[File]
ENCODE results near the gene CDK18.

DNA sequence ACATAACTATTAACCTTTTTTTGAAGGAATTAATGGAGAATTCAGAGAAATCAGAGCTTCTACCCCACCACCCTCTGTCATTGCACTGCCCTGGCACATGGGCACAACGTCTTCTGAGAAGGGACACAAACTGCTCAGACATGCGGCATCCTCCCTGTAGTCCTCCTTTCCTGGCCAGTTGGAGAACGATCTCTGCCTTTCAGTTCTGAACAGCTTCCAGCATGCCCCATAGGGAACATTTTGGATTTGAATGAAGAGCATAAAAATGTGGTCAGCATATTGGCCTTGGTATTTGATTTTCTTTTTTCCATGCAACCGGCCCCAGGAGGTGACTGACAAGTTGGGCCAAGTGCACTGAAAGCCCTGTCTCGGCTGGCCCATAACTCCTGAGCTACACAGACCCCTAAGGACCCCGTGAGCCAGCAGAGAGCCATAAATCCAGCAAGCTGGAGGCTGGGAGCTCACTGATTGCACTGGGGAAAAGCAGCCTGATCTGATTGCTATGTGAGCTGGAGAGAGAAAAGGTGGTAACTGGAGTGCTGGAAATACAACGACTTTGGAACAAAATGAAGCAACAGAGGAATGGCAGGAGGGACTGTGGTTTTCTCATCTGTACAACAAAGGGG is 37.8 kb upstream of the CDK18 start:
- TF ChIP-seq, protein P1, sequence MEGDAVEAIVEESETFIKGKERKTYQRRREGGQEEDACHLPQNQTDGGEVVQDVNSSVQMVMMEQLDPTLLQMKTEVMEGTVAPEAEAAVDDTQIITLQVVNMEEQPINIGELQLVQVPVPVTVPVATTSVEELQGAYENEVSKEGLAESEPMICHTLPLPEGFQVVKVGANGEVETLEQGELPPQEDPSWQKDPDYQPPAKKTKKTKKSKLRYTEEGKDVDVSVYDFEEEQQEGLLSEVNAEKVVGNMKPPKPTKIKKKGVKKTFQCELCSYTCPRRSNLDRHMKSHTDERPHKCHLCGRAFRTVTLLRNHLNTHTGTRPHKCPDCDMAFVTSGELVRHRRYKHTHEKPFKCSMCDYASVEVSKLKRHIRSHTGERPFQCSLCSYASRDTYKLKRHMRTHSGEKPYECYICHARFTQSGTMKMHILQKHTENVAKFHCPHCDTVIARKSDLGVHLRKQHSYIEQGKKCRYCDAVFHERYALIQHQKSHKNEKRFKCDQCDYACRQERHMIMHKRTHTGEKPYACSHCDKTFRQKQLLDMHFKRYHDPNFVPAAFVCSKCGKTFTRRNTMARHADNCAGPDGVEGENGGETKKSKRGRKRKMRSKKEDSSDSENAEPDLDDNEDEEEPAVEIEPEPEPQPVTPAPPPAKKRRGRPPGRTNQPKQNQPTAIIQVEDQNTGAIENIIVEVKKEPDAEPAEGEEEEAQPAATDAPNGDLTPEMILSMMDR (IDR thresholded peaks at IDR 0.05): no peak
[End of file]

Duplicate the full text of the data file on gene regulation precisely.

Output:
ENCODE results near the gene CDK18.

DNA sequence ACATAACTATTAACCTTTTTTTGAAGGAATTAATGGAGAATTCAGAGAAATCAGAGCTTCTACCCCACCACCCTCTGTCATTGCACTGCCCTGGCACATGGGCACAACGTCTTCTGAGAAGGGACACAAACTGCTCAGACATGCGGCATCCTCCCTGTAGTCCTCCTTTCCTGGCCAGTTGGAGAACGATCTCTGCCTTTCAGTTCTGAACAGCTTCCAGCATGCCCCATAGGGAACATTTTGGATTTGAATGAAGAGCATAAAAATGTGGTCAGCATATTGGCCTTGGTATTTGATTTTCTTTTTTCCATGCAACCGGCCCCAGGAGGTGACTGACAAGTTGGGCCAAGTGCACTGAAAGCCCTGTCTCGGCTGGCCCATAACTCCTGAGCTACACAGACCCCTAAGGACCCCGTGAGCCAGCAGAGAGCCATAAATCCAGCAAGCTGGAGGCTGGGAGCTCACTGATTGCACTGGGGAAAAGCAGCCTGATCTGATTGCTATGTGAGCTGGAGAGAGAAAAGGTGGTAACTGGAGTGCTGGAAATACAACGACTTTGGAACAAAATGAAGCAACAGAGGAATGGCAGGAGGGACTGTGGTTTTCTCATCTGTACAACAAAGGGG is 37.8 kb upstream of the CDK18 start:
- TF ChIP-seq, protein P1, sequence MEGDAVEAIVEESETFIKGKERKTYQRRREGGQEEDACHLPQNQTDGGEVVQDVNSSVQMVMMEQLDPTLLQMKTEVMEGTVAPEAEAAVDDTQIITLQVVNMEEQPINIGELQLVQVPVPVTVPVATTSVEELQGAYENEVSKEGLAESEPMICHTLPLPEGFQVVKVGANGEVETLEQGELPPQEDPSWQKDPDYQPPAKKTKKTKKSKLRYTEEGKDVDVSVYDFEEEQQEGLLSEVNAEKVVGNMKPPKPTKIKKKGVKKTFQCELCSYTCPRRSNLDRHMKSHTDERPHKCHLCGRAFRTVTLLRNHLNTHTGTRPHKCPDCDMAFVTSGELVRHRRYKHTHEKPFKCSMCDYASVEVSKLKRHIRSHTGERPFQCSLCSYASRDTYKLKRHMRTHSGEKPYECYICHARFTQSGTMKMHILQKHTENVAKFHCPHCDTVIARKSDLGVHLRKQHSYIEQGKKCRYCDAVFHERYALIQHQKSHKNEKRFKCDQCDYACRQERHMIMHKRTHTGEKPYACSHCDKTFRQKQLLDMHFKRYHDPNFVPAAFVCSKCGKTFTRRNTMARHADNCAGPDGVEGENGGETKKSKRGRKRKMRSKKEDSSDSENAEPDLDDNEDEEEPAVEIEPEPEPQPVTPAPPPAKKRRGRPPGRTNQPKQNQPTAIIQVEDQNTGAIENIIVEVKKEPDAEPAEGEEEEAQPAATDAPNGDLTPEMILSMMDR (IDR thresholded peaks at IDR 0.05): no peak